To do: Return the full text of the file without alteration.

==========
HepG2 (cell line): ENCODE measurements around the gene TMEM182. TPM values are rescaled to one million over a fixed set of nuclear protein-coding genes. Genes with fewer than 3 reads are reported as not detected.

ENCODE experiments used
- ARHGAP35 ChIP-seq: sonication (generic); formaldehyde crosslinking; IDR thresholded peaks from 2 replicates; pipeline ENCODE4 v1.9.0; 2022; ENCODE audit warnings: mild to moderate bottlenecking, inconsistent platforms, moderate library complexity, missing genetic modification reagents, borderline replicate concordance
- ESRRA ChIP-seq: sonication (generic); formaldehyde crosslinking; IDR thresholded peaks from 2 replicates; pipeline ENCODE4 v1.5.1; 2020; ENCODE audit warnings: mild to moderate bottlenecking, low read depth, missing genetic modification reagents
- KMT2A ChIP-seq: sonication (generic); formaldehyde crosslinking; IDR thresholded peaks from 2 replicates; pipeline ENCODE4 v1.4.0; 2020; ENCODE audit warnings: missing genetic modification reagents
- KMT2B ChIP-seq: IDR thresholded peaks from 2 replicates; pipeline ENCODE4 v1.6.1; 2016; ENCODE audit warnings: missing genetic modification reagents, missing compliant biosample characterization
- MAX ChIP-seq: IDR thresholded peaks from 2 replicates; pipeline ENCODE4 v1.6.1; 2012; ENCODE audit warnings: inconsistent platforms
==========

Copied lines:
HepG2 (cell line): ENCODE measurements around the gene TMEM182. TPM values are rescaled to one million over a fixed set of nuclear protein-coding genes. Genes with fewer than 3 reads are reported as not detected.

ENCODE experiments used
- ARHGAP35 ChIP-seq: sonication (generic); formaldehyde crosslinking; IDR thresholded peaks from 2 replicates; pipeline ENCODE4 v1.9.0; 2022; ENCODE audit warnings: mild to moderate bottlenecking, inconsistent platforms, moderate library complexity, missing genetic modification reagents, borderline replicate concordance
- ESRRA ChIP-seq: sonication (generic); formaldehyde crosslinking; IDR thresholded peaks from 2 replicates; pipeline ENCODE4 v1.5.1; 2020; ENCODE audit warnings: mild to moderate bottlenecking, low read depth, missing genetic modification reagents
- KMT2A ChIP-seq: sonication (generic); formaldehyde crosslinking; IDR thresholded peaks from 2 replicates; pipeline ENCODE4 v1.4.0; 2020; ENCODE audit warnings: missing genetic modification reagents
- KMT2B ChIP-seq: IDR thresholded peaks from 2 replicates; pipeline ENCODE4 v1.6.1; 2016; ENCODE audit warnings: missing genetic modification reagents, missing compliant biosample characterization
- MAX ChIP-seq: IDR thresholded peaks from 2 replicates; pipeline ENCODE4 v1.6.1; 2012; ENCODE audit warnings: inconsistent platforms